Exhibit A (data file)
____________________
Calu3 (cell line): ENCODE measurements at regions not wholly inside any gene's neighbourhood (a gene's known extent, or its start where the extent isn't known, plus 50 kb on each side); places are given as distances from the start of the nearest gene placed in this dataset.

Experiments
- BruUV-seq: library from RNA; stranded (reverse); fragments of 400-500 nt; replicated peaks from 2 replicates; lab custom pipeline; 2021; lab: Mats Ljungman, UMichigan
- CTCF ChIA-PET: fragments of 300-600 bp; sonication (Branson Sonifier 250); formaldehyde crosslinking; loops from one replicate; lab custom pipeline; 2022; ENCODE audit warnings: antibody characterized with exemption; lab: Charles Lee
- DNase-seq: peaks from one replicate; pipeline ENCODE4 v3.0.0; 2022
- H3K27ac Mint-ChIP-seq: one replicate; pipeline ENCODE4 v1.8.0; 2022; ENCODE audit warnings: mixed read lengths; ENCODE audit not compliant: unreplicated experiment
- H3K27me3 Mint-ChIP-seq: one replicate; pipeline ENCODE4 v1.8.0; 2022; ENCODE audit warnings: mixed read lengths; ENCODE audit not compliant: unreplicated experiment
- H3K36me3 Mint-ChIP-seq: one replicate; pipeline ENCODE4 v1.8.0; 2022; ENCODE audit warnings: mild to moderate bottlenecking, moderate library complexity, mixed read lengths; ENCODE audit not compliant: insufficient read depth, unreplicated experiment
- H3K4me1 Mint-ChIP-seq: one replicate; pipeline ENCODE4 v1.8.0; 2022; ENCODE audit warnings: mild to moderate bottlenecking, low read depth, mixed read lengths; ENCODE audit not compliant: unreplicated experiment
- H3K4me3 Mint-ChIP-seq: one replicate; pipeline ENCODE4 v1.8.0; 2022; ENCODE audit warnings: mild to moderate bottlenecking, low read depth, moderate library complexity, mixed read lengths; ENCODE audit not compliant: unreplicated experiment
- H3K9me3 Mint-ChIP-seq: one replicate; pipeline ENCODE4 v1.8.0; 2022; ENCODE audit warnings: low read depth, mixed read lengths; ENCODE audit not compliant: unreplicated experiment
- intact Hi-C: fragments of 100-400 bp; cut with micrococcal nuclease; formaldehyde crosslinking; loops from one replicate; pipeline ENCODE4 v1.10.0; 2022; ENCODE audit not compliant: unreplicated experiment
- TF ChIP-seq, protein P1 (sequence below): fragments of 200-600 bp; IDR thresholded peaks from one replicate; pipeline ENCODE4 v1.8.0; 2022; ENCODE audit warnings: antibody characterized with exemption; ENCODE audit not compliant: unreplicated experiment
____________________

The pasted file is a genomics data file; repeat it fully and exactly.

Calu3 (cell line): ENCODE measurements at regions not wholly inside any gene's neighbourhood (a gene's known extent, or its start where the extent isn't known, plus 50 kb on each side); places are given as distances from the start of the nearest gene placed in this dataset.

Experiments
- BruUV-seq: library from RNA; stranded (reverse); fragments of 400-500 nt; replicated peaks from 2 replicates; lab custom pipeline; 2021; lab: Mats Ljungman, UMichigan
- CTCF ChIA-PET: fragments of 300-600 bp; sonication (Branson Sonifier 250); formaldehyde crosslinking; loops from one replicate; lab custom pipeline; 2022; ENCODE audit warnings: antibody characterized with exemption; lab: Charles Lee
- DNase-seq: peaks from one replicate; pipeline ENCODE4 v3.0.0; 2022
- H3K27ac Mint-ChIP-seq: one replicate; pipeline ENCODE4 v1.8.0; 2022; ENCODE audit warnings: mixed read lengths; ENCODE audit not compliant: unreplicated experiment
- H3K27me3 Mint-ChIP-seq: one replicate; pipeline ENCODE4 v1.8.0; 2022; ENCODE audit warnings: mixed read lengths; ENCODE audit not compliant: unreplicated experiment
- H3K36me3 Mint-ChIP-seq: one replicate; pipeline ENCODE4 v1.8.0; 2022; ENCODE audit warnings: mild to moderate bottlenecking, moderate library complexity, mixed read lengths; ENCODE audit not compliant: insufficient read depth, unreplicated experiment
- H3K4me1 Mint-ChIP-seq: one replicate; pipeline ENCODE4 v1.8.0; 2022; ENCODE audit warnings: mild to moderate bottlenecking, low read depth, mixed read lengths; ENCODE audit not compliant: unreplicated experiment
- H3K4me3 Mint-ChIP-seq: one replicate; pipeline ENCODE4 v1.8.0; 2022; ENCODE audit warnings: mild to moderate bottlenecking, low read depth, moderate library complexity, mixed read lengths; ENCODE audit not compliant: unreplicated experiment
- H3K9me3 Mint-ChIP-seq: one replicate; pipeline ENCODE4 v1.8.0; 2022; ENCODE audit warnings: low read depth, mixed read lengths; ENCODE audit not compliant: unreplicated experiment
- intact Hi-C: fragments of 100-400 bp; cut with micrococcal nuclease; formaldehyde crosslinking; loops from one replicate; pipeline ENCODE4 v1.10.0; 2022; ENCODE audit not compliant: unreplicated experiment
- TF ChIP-seq, protein P1 (sequence below): fragments of 200-600 bp; IDR thresholded peaks from one replicate; pipeline ENCODE4 v1.8.0; 2022; ENCODE audit warnings: antibody characterized with exemption; ENCODE audit not compliant: unreplicated experiment